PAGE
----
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First CGI Sequence in Feature Film – Star Trek II: The Wrath of Khan – 1982 AD

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First CGI Sequence in Feature Film

Alvy Ray Smith (b. 1943)

For all the incredible computer-generated imagery (CGI) milestones in film, one of the most spectacular and technologically significant was the Genesis sequence in Star Trek II: The Wrath of Khan. The sequence is pure movie magic—that intangible thing that transports audiences to a place of suspended disbelief—due in part to the amazing visual effects of computer-animated cinematography.

The Genesis sequence begins with a CGI retinal identification scan of Captain Kirk’s eyeball that triggers the start of a video describing the Genesis Project. The Genesis device, in the form of a missile, shoots through dark space into a barren planet. An explosion occurs on impact, sending a shockwave across the surface, spreading a rippling fire growing around the entirety of the planet. The point of view (POV) of the audience sweeps along for the ride, and as it pulls out, the planet is now covered with life where none existed. Trees, water, forests, animals—all come from nothing. There are additional POV shots showing flybys around the now-Earthlike planet, covered with streaks of blue and white.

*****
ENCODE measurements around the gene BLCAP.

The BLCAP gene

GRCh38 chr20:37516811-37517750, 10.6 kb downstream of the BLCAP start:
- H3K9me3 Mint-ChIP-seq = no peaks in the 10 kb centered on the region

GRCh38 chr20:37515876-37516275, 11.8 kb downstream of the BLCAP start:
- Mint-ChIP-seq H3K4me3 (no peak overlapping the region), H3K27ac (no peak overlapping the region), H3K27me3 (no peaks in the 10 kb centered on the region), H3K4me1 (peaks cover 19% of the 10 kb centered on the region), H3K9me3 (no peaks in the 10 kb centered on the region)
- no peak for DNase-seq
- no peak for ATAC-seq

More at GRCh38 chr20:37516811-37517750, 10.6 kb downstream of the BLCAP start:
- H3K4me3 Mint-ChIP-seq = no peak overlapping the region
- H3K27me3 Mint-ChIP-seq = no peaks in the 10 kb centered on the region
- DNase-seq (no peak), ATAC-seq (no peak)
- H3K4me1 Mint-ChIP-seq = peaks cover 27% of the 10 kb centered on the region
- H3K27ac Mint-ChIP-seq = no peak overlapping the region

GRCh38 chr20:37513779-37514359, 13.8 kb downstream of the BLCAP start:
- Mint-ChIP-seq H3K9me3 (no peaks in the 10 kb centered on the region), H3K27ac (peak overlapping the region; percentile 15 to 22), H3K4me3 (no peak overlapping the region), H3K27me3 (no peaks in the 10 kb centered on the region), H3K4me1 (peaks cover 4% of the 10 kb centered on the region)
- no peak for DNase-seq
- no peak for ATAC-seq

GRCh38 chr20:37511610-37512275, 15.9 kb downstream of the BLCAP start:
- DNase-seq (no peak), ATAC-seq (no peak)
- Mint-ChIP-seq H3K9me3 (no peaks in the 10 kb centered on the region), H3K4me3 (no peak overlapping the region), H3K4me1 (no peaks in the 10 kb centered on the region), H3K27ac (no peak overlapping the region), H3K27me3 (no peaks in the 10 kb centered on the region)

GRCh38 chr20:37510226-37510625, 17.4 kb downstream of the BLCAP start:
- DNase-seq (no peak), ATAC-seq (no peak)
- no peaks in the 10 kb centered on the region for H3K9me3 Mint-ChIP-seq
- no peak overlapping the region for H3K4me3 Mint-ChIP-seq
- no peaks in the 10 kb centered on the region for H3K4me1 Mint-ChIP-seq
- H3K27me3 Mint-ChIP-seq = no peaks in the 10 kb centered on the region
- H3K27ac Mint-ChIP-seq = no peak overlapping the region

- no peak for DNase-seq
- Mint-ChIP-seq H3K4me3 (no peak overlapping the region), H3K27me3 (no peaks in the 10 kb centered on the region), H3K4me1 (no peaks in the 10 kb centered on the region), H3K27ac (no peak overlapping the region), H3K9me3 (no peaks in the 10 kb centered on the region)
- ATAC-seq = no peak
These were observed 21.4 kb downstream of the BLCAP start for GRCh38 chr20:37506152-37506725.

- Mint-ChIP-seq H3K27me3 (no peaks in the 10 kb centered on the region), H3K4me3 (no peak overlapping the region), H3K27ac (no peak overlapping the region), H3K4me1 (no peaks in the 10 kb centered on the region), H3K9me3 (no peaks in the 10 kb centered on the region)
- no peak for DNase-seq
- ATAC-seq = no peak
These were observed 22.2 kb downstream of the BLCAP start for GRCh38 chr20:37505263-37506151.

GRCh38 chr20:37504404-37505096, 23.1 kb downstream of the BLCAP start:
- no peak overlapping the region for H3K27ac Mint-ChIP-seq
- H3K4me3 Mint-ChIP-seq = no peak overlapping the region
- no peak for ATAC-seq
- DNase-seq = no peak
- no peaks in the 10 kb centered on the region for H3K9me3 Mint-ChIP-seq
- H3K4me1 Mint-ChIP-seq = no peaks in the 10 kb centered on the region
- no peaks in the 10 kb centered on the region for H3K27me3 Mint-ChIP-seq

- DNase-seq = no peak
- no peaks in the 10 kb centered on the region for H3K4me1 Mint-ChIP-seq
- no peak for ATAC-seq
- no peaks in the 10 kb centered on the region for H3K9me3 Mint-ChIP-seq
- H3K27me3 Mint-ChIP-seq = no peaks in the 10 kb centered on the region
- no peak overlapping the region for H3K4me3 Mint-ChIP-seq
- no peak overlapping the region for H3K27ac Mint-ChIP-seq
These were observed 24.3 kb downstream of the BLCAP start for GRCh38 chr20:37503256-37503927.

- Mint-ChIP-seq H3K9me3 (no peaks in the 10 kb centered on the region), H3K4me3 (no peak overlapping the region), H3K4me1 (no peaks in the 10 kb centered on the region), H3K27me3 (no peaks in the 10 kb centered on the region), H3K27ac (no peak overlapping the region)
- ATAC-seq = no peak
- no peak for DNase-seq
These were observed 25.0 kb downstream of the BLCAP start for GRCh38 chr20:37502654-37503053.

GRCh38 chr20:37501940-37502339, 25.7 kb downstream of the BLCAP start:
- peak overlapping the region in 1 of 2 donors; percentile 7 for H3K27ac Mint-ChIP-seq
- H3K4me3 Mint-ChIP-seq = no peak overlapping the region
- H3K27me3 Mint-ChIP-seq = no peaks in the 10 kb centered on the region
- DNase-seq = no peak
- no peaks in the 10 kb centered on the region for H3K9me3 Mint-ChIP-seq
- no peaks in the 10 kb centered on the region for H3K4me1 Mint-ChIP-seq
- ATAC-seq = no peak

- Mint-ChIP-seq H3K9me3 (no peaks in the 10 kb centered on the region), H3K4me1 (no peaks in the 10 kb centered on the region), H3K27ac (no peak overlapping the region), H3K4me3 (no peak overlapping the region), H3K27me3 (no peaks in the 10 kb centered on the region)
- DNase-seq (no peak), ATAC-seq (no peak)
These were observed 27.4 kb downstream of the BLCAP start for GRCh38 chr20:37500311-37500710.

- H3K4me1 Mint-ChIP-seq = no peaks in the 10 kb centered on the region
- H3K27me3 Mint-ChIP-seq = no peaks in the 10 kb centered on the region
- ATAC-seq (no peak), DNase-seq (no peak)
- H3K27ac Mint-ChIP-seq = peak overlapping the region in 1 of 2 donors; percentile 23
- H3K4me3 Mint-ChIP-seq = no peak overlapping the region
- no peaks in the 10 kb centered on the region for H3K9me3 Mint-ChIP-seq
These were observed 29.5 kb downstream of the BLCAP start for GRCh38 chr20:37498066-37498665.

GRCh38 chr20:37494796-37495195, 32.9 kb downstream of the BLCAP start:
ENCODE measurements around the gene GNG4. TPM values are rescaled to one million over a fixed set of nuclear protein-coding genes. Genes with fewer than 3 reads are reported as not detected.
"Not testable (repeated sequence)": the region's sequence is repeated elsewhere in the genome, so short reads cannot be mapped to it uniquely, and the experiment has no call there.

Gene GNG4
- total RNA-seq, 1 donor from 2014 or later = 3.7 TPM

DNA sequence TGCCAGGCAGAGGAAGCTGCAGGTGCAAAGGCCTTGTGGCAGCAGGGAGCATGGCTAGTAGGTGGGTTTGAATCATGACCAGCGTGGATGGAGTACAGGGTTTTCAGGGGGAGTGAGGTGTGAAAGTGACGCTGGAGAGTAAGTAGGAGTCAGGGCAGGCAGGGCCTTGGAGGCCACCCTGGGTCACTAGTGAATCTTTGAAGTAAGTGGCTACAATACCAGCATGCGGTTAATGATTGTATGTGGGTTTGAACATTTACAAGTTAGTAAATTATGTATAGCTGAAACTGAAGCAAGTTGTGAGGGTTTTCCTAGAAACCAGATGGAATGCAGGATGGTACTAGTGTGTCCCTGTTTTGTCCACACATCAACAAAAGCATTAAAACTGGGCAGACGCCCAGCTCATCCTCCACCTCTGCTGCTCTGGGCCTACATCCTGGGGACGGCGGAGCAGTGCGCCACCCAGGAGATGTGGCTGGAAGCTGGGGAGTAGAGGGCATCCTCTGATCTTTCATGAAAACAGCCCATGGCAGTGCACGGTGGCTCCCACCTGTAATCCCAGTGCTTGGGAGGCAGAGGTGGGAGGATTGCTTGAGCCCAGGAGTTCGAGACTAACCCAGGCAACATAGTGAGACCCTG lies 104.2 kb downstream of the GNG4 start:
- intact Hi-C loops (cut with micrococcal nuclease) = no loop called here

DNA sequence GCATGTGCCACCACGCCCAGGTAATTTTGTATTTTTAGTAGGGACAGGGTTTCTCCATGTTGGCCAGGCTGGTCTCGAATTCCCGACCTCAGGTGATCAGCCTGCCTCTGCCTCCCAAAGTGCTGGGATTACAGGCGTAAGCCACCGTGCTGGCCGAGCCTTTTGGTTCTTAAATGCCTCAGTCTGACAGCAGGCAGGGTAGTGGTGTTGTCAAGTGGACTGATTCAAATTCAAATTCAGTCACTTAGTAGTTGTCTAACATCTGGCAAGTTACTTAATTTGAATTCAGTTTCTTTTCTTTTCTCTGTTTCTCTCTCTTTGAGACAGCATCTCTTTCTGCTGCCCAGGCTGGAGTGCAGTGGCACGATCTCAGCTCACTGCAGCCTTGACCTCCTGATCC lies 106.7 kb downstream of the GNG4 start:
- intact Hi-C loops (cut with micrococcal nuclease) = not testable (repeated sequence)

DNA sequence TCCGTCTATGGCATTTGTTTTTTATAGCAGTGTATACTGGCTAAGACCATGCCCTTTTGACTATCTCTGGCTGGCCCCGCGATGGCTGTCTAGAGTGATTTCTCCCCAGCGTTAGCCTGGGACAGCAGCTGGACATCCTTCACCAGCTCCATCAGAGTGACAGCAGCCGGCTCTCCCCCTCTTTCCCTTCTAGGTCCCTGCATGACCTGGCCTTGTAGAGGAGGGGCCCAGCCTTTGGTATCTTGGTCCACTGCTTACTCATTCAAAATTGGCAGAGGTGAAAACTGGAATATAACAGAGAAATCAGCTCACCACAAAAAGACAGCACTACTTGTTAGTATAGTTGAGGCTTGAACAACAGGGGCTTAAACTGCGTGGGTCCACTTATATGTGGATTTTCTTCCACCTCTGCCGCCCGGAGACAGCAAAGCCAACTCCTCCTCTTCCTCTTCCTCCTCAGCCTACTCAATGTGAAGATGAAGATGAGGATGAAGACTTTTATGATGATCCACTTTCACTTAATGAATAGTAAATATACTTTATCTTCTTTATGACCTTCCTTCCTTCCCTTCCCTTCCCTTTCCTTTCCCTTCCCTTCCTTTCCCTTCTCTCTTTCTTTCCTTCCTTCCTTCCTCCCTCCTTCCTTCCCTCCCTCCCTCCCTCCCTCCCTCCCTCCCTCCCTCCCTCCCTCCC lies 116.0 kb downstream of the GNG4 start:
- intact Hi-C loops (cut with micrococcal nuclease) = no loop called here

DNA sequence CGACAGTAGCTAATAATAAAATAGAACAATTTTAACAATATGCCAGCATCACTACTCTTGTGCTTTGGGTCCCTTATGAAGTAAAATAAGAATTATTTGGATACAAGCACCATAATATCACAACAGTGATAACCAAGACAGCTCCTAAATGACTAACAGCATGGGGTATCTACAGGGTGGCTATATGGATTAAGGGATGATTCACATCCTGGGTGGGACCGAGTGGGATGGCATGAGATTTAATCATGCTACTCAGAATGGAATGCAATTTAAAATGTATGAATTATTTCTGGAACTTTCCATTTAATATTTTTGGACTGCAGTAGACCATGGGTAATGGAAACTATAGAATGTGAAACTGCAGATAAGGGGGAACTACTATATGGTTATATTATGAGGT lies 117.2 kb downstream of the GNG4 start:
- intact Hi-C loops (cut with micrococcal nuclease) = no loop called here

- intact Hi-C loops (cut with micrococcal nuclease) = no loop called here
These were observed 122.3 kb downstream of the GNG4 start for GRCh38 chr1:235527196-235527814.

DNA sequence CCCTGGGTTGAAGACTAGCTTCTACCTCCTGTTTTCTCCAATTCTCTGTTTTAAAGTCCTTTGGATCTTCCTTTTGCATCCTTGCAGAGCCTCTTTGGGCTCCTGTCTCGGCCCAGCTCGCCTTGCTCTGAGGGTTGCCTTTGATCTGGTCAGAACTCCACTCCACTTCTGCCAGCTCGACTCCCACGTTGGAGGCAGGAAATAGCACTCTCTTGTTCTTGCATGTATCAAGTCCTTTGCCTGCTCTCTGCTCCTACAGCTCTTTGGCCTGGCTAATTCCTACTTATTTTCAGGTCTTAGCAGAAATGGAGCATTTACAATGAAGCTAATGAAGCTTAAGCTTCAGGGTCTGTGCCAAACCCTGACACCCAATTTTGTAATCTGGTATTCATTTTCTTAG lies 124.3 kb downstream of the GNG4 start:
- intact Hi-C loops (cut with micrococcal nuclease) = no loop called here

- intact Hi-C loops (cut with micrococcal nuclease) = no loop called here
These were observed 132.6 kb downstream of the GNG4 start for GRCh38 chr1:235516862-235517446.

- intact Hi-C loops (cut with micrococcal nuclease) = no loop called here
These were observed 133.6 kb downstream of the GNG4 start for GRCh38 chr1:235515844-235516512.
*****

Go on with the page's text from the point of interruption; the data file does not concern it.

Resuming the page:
At the time, this sequence was groundbreaking for a movie. While more technically complex than other CGI efforts before it, what sent the Genesis sequence into the history books for movie fans and tech geeks was how well it paired with the story, dialogue, and accompanying music. It both was dramatic to watch and advanced the plot at a critical point in the movie. The Lucasfilm® computer division did the work in collaboration with George Lucas’s Industrial Light & Magic (ILM®). The sequence was rendered on DEC VAX computers, direct descendants of the PDP-1, with some frames taking more than five hours to complete.

The Genesis sequence was designed and directed by Alvy Ray Smith, who, along with Ed Catmull (b. 1945), would go on to cofound Pixar Animation Studios® as a spinoff entity, building upon the work done at ILM.

SEE ALSO PDP-1 (1959), Star Trek Premieres (1966), Pixar (1986)

The “Genesis” sequence in Star Trek II: The Wrath of Khan was a landmark achievement in the use of CGI in film.

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